[Beowulf] small-footprint MS WIn "MinWin"

Nathan Moore ntmoore at gmail.com
Wed Oct 24 13:19:19 PDT 2007

I came to the party late and admit to only reading a few of the messages.
My apologies if you already mentioned what I suggested.

As a grad student, I spent a summer porting comp chem and bioinformatics
packages to BGL.  Once you know the routine, the porting process is fairly
straight-forward.  The original vendor specifications make the machine
fairly unique in the context of your regular linux box, ie, each compute
node is actually two processors that run at or below 1GHz.  The compute
processors have a fairly exotic (ie powerful) math fpu attached, also, the
compute processors have small memory and no disk (512MB per two-core compute
node as I recall - that's probably been upped since I was there.)

In line with these hardware specs, BGL is fantastic at compute jobs that
were naturals for parallelization (the 2-d solution to the laplace equation
for example).  If your code doesn't scale well beyond 128 nodes, then you've
got the abillity to run lots of jobs in parallel.

The PowerPC 440 chip used actually comes from the embedded market.  The
story as I heard it was that it was chose in part because of the low power

NT Moore

On 10/24/07, Robert G. Brown <rgb at phy.duke.edu> wrote:
> On Wed, 24 Oct 2007, Nathan Moore wrote:
> > Your message misses the point.  If you're running an architecture that
> has
> > thousands of cpu cores on it, it is a colossal waste to run the normal
> set
> > of schedulers and deamons on every core.  The efficient use of such a
> > resource is to only bother with multitasking and the user experience on
> > nodes that the user will access - ie the compile/submit node.
> Well, I thought that I said that (not in this last message, but before).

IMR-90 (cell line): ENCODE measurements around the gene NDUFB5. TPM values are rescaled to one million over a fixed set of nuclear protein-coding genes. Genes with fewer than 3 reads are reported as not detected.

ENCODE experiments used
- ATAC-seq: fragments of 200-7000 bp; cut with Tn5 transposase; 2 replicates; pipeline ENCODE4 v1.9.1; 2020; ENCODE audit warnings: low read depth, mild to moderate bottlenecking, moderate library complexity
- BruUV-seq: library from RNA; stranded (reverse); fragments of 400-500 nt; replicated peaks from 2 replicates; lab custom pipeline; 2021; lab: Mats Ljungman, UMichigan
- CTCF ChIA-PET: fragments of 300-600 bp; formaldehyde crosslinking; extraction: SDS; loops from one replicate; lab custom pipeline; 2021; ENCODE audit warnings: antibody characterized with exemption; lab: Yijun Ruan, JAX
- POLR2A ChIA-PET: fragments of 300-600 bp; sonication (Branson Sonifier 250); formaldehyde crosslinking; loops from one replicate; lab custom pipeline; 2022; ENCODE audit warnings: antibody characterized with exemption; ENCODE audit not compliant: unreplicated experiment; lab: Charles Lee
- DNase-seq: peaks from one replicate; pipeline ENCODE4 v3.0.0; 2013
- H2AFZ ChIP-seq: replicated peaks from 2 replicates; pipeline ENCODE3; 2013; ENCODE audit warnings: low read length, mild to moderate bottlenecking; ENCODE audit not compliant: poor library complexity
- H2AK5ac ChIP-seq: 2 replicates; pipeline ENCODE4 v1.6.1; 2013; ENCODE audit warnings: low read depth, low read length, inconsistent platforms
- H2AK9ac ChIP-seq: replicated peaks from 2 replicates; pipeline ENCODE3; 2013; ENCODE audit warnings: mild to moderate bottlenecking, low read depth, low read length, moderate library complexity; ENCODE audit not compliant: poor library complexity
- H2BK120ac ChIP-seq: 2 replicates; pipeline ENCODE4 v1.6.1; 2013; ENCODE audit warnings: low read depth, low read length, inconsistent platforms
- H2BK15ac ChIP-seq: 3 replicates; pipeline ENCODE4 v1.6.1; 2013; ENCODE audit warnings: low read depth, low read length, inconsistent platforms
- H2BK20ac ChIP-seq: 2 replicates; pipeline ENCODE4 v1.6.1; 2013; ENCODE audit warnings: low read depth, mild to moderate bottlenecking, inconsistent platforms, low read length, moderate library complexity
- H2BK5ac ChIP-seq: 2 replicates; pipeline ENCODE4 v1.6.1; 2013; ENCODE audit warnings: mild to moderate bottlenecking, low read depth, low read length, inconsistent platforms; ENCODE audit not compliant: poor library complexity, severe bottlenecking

> Something about how very large systems shift the cost-benefit...
> If not, I stand corrected.
> > With BGL/BGP you write code in C, C++, or Fortran and then send it to a
> > special compiler (a variant of xlc or xlf).  Given that a small job on a
> > Blue Gene is 512  nodes, you code will include MPI calls.  The core
> itself
> > is a PowerPC variant, so if you want to get into fancy stuff like loop
> > unrolling and the like its not a stretch if you're already familiar with
> > hand-coding for a Power architecture (think P-series, or Apple's G3/4/5
> > chip).  If you're unambitious :), IBM has a fast-math library for the
> Power
> > series that works pretty well...
> >
> > In some sense BGL is the essence of a "compute" node.
> So it sounds like it is easier than I make it out to be, which is great!
> Would you say that the result is really a commodity cluster, or is it
> more of a componentitized supercomputer?  Scyld performs a very similar
> function (as was also noted on the thread) on commodity hardware, so the
> choice of Scyld is made mostly independent of the particular mix of
> processor, network(s) and so on used in the nodes.
>     rgb
> --
> Robert G. Brown
> Duke University Dept. of Physics, Box 90305
> Durham, N.C. 27708-0305
> Phone(cell): 1-919-280-8443
> Web: http://www.phy.duke.edu/~rgb
> Lulu Bookstore: http://stores.lulu.com/store.php?fAcctID=877977

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Nathan Moore
Assistant Professor, Physics
Winona State University
AIM: nmoorewsu
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